Sony Ericsson 2011′s Xperia Line Will Get ICS, But Where’s Everyone Else?

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With an October/November launch window more or less confirmed, the next burning question is which devices will get to benefit from the Ice Cream Sandwich treatment first. Motorola’s Sanjay Jha mentioned last month that he’d like his company to be first to market with an ICS device, but now another vendor has thrown their weight behind the latest update.

Today, Sony Ericsson has announced their support for the forthcoming version of Android, with all of their 2011 Xperia smartphones shipping with support for Ice Cream Sandwich.

Of course, this announcement says nothing about the actual logistics of the situation. Sure, flashy handsets like the Xperia Ray and the Xperia Arc will be privy to an ICS update, but SoMobile’s Sony Ericsson source makes no mention of availability dates. All devices that will get the Ice Cream Sandwich update will reportedly be upgraded to Android 2.3.4 first, which is curious since Sony mentioned that process would start as a phased rollout in October. Unless Sony Ericsson plans to stick very tightly to their timelines, that likely would push their ICS update window into November or beyond.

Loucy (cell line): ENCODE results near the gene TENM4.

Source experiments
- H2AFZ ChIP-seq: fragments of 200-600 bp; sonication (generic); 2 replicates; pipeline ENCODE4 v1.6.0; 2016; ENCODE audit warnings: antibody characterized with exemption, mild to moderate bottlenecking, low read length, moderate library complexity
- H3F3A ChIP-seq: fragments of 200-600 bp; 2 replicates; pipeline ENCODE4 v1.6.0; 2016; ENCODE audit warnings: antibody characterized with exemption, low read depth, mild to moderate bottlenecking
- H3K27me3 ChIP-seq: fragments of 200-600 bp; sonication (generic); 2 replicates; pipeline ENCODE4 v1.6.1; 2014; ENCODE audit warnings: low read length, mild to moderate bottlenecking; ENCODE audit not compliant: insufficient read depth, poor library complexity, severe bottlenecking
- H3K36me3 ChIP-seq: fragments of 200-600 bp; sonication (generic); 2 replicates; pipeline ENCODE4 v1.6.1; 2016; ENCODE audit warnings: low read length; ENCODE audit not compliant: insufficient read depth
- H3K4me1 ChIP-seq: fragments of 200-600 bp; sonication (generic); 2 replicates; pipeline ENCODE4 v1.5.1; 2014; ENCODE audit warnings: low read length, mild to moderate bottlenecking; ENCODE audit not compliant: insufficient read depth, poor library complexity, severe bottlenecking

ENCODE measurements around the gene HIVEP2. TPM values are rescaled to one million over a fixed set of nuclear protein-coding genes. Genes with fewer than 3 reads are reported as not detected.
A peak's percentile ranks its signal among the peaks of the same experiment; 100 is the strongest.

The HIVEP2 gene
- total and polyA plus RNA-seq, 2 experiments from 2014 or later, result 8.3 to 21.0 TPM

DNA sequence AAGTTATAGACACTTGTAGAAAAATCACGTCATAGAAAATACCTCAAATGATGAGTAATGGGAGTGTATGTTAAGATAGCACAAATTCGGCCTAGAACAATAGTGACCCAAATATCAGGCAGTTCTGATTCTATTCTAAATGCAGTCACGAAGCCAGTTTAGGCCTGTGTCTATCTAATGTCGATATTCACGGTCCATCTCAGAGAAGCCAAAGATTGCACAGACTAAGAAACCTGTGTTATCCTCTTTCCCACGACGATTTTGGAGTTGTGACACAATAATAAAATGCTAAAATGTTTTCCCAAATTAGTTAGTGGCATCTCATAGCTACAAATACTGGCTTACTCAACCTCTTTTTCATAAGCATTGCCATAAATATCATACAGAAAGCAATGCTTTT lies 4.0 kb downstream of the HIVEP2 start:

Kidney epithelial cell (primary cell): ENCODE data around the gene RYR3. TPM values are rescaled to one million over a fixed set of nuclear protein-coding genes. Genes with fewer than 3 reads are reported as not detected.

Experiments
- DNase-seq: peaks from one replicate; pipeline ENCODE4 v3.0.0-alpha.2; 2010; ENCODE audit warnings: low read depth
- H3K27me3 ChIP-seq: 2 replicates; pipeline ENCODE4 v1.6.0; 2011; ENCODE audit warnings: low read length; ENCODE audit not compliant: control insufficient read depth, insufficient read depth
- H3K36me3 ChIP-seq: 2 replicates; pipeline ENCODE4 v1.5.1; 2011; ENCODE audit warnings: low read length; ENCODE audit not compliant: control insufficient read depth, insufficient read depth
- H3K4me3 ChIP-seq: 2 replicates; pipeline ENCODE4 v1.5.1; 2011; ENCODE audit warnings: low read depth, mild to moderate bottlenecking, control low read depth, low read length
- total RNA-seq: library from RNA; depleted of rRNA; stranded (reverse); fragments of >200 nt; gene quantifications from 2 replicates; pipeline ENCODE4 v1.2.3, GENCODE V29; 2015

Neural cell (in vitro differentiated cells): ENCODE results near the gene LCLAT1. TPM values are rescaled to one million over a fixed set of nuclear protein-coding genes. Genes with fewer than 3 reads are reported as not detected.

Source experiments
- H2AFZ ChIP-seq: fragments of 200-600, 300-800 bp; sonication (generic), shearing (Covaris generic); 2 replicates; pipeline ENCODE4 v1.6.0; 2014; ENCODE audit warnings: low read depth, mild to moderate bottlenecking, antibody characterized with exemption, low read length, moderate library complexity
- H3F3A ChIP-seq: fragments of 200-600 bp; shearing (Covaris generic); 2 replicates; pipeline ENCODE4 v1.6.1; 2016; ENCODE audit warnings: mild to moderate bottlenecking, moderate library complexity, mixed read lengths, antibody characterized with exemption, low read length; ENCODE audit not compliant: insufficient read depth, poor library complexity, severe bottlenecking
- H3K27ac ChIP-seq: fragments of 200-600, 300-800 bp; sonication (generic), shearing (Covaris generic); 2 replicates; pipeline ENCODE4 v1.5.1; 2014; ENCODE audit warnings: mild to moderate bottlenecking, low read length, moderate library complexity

However murky the plan may be right now, at least Sony Ericsson has made it known. The competition, on the other hand, has remained largely quiet in the face of an Ice Cream Sandwich war during the coming months. How will their ICS rollouts play out?

Samsung’s in a good position here: their Nexus S handset was the first in the world to run Android 2.3 Gingerbread, and recent buzz points to them carrying that same distinction for the Ice Cream Sandwich update. That said, if their Gingerbread rollout track record is any indicator, it will take a few months for ICS builds to start making their way onto their other devices.

While Gingerbread first hit on Samsung’s Nexus S in December 2010, Motorola scrambled for months to get their Gingerbread builds out to their devices. In fairness, a majority of Motorola’s devices run custom interfaces that required a bit more fine-tuning, but that could all change now. Thanks for their new relationship with Google, it stands to reason that Motorola may be in a privileged position when it comes to ICS access. Sanjay Jha’s wish for being first to market probably won’t come true, but with Google’s support, those updates may come at a much faster clip than before.

UPDATE: Sony Ericsson has come out and denied any Ice Cream Sandwich update plans. In a statement to SlashGear, representatives from SE said that “when it comes to future platforms of the Android OS, we will make them available to consumers in a timely manner, as long as they improve the user experience and are viable from a hardware point of view.”